federal criminal appeal lawyer

As many of you may know, the government is typically only required to establish a “preponderance of evidence” standard when arguing for the application of an enhancement under the U.S. Sentencing Guidelines. However, a preponderance of evidence is not always the appropriate level of proof. When a sentencing factor “has an extremely disproportionate effect on the sentence relative to the offense of conviction, the government may have to prove the factor by clear and convincing evidence.” United States v. Felix, 561 F.3d 1036, 1045 (9th Cir. 2009). But in United States vs. Rigdill, No. 18-50128 (9th Cir. Oct. 17, 2019), this issue came up on federal criminal appeal.

Edward Ridgill was found guilty at trial of 26-counts of illegally distributing various controlled substances. At sentencing, the district court relied on “CURES” data to enhance Ridgill’s sentence by fourteen levels. (CURES stands for Controlled Substance Utilization Review and Evaluation System). In assessing the fourteen-level enhancement, the district court did so under the preponderance of evidence standard.

What happened in Rigdill?

On appeal before the Ninth Circuit, Ridgill argued that 1) the court erred in utilizing a preponderance of evidence standard is enhancing his offense level by 14 points, 2) part of the Standard Conditions of supervised release imposed by the district court were impermissibly vague, 3) the district court plainly erred by admitting challenged portions of testimony at trial; 4) the district court abused its discretion in rejecting Ridgill’s proposed modifications to the jury instructions, and 5) Ridgill’s 60 month sentence was procedurally unreasonable.

Relying on United States v. Jordan, 256 F.3d 922 (9th Cir. 2001), United States v. Felix, and United States v. Mezas de Jesus, 217 F.3d 638 (9th Cir. 2000), the Ninth Circuit found that the district court erred by not using the higher burden of proof standard–clear and convincing evidence–in assessing the 14-level enhancement. The court discussed its previous holding in Jordan where it found a nine-point increase under the Guidelines “strongly support[ed] application of the clear and convincing evidence standard.” However, Ridgill did not object to this issue before the district court so the Ninth Circuit reviewed for plain error. Nonetheless, the Ninth Circuit concluded that the court’s error was plain and affected Ridgill’s substantial rights. As such, the appellate court vacated Ridgill’s sentence and remanded to the district court to assess the evidence utilizing the proper standard.

Both parties agreed that a portion of the Standard Conditions of Ridgill’s supervised release were unconstitutionally vague. The Ninth Circuit remanded to the district court to modify the conditions consistent with its opinion in United States v. Evans, 883 F.3d 1154 (9th Cir. 2018). The Ninth Circuit concluded that it need not determine whether Ridgall’s sentence was substantially reasonable given its remand for resentencing. Lastly, the court rejected Ridgill’s remaining arguments for appeal.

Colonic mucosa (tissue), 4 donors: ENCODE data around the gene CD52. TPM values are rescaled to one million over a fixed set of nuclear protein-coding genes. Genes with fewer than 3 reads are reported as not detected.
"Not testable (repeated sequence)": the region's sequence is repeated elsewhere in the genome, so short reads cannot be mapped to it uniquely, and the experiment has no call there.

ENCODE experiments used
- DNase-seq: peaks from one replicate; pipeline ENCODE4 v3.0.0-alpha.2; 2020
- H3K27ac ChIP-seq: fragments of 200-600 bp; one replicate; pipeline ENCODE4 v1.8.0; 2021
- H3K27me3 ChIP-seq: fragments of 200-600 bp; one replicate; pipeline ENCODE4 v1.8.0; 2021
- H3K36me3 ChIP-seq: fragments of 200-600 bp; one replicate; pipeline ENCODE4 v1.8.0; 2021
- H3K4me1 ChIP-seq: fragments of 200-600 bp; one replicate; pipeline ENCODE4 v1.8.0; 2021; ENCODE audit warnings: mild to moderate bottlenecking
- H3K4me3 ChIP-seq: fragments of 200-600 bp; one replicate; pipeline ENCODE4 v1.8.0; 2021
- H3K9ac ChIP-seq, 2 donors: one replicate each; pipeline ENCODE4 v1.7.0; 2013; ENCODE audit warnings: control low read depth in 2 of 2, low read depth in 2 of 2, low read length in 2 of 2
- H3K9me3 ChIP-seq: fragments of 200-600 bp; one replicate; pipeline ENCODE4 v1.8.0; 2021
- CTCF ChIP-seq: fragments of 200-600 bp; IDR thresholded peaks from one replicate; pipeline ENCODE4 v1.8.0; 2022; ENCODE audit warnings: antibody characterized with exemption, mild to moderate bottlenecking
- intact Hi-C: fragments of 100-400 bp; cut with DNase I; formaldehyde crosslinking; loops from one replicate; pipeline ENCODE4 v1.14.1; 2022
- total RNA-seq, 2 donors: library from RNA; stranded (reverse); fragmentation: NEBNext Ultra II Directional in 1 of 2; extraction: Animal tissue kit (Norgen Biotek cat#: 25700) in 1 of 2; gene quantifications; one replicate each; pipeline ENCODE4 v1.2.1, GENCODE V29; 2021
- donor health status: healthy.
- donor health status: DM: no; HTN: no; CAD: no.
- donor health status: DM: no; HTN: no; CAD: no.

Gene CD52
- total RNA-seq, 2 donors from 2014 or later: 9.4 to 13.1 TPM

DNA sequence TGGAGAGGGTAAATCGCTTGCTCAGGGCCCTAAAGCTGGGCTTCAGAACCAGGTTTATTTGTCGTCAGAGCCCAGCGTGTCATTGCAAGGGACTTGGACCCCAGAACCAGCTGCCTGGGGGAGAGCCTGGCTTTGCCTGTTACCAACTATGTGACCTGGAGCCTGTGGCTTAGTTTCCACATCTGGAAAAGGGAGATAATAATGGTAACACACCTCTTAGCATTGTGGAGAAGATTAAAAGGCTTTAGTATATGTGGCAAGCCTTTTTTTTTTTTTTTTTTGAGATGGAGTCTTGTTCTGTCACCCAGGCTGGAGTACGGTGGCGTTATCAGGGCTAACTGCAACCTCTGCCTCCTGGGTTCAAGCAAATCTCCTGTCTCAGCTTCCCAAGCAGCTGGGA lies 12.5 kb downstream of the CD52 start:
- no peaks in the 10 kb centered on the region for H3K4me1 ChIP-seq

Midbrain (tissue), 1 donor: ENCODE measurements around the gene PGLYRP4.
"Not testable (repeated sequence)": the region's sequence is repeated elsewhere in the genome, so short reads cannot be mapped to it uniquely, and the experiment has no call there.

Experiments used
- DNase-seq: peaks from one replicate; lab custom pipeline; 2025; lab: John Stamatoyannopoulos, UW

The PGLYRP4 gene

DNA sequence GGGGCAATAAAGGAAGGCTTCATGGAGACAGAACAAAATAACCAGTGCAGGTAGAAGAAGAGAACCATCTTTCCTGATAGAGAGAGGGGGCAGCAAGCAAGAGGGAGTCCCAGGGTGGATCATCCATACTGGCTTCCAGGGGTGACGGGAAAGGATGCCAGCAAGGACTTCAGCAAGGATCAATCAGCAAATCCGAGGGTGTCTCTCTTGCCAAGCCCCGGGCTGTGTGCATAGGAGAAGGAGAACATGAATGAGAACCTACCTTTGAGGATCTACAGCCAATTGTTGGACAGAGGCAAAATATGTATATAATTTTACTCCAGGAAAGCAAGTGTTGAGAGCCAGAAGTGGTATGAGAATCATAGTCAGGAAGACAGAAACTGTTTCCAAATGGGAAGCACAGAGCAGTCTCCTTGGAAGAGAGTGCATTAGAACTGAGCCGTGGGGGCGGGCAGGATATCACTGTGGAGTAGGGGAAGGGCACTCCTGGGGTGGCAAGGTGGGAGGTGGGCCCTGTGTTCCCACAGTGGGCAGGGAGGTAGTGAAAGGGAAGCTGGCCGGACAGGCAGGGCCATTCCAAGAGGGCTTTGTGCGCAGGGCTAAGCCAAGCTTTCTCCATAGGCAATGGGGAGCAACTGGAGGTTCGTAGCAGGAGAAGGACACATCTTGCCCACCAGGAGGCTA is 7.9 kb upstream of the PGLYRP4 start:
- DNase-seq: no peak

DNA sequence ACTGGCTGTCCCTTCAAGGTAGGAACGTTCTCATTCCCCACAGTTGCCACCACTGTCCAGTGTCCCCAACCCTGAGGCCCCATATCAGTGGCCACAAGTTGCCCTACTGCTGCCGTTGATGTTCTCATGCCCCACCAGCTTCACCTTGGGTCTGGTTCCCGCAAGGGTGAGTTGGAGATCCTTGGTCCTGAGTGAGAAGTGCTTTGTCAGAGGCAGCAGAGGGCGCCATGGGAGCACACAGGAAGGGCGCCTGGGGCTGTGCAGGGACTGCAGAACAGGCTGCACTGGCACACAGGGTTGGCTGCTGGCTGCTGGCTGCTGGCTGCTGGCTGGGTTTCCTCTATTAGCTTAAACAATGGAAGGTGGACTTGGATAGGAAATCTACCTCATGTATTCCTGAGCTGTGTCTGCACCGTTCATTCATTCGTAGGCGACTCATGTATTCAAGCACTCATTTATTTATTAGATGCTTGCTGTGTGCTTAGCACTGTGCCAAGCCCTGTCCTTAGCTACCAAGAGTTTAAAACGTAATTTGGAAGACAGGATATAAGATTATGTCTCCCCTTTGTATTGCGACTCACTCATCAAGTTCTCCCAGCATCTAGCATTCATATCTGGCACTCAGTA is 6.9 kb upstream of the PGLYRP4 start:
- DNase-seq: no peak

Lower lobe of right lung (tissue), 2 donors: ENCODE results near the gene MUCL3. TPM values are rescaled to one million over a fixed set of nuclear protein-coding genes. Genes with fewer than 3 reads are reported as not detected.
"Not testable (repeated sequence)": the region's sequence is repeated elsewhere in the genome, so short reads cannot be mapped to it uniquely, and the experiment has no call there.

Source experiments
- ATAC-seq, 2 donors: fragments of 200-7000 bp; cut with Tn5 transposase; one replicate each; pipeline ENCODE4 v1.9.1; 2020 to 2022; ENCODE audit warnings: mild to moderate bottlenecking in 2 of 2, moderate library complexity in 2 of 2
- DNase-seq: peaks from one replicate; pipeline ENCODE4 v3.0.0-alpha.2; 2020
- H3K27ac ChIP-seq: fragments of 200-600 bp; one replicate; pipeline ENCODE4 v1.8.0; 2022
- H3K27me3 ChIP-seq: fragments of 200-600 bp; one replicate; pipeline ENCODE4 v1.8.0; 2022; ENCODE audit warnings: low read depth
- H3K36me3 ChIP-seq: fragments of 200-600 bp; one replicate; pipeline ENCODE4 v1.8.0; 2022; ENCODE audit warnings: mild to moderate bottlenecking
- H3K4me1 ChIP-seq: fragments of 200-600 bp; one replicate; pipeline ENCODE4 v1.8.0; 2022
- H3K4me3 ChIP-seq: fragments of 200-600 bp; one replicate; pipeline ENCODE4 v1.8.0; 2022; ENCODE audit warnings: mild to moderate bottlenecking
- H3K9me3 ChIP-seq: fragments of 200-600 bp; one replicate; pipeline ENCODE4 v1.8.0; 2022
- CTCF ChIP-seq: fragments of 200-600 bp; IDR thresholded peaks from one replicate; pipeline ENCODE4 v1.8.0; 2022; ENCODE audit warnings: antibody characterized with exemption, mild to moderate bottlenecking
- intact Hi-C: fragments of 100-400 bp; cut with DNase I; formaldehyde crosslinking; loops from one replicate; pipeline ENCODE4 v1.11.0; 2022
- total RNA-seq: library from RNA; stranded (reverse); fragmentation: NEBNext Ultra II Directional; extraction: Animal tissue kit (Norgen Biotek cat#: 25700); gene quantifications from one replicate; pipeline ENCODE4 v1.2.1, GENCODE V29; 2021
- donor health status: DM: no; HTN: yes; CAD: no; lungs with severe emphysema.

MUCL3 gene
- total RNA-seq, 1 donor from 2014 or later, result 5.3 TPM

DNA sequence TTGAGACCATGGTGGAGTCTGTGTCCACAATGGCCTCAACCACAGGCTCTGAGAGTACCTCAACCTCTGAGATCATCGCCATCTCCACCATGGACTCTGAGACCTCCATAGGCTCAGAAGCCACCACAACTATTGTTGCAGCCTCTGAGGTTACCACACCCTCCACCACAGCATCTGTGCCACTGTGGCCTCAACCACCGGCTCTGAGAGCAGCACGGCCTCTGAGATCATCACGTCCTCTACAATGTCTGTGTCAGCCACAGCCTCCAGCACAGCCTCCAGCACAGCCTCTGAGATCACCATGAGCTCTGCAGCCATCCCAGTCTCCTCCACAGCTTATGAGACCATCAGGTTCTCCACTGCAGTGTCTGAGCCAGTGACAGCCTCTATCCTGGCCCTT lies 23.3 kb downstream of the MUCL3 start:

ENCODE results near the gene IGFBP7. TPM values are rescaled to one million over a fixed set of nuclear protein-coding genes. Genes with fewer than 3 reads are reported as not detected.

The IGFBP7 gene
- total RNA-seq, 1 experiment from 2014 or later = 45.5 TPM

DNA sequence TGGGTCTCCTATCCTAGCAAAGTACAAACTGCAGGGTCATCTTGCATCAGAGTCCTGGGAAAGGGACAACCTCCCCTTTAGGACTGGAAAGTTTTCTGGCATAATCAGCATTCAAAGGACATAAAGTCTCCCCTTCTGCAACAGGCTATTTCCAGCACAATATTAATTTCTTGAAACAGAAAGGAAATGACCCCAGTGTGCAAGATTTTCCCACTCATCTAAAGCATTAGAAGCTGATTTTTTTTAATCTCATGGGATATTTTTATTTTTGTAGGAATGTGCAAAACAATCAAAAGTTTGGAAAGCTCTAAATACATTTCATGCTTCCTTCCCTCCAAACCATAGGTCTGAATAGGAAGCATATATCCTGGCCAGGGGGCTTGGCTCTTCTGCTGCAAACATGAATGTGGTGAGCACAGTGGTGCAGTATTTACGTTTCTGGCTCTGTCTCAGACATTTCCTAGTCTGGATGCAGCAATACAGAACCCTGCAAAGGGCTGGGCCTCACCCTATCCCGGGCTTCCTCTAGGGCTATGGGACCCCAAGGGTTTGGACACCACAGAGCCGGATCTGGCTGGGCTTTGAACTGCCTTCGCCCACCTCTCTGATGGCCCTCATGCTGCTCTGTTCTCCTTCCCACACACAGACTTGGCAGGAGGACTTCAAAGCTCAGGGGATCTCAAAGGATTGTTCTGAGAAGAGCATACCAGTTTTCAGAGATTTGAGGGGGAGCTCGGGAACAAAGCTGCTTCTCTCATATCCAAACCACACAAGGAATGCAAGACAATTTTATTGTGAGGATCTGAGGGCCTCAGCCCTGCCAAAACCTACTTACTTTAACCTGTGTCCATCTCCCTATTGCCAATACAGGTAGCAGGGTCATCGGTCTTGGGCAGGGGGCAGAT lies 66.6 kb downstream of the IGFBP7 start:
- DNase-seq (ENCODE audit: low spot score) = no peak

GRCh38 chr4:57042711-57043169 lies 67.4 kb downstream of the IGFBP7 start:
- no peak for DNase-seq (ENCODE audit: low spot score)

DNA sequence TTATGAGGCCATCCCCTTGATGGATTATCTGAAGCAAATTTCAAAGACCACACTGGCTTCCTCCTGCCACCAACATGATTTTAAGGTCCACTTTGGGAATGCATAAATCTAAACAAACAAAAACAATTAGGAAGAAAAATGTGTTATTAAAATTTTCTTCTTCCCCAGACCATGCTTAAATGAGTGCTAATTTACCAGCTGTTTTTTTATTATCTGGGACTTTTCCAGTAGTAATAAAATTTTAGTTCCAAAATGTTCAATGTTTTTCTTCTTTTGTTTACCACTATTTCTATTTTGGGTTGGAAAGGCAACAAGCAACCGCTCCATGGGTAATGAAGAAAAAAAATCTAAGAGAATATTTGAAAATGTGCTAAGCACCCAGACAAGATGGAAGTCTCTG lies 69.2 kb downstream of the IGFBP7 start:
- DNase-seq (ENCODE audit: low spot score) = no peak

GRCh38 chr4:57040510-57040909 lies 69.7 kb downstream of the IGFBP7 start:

What Does All this Mean? How can my Loved One Use this on their Federal Criminal Appeal?

Most sentencing enhancements require the addition of a few additional levels (for example an enhancement under U.S.S.G. 2D1.1(b)(1) requires a two-level enhancement for possession of a dangerous weapon). Under those circumstances, a district court is permitted to find the enhancement applicable under a preponderance of the evidence standard. However, when an enhancement dramatically increases a sentence, a higher burden of proof is imposed on the government. In those cases, the government must establish clear and convincing evidence that the enhancement applies. As seen in Rigdill, this standard of proof can be overlooked by judges and attorneys at sentencing, which can have a dramatic effect on a defendant’s sentence.

About the Law Office of Jeremy Gordon

The Law Office of Jeremy Gordon has been practicing federal criminal appeals and post-conviction law since 2012. We have had favorable outcomes in more than 70 cases in the past four years. Our entire staff is committed to providing excellent service to our clients and their families. We encourage you to contact our office today to visit with us on how we might be able to help you or your loved one get the representation they deserve. 

United States v. Fleming, No. 17-3954

Fleming was convicted of possessing cocaine with intent to distribute.  His total offense level was 21, and his criminal history category was II.  He was thought to be a career offender, but his priors did not qualify. His range of punishment was 41 to 51 months, but his mandatory minimum was 60 months.  


At the beginning of the hearing the district court provided the parties with copies of a local news article that had been published on about an Ohio State report documenting an increase in overdose deaths in the state.  The article focused on opiod overdoses mainly, only mentioning cocaine briefly and only in connection with opioids. The article was a little over 200 words. The article observed that “ there are indications that cocaine is increasingly being used with fentanyl and other opiates,” and that 80.2% of all cocaine overdose deaths in 2016 also involved an opiate.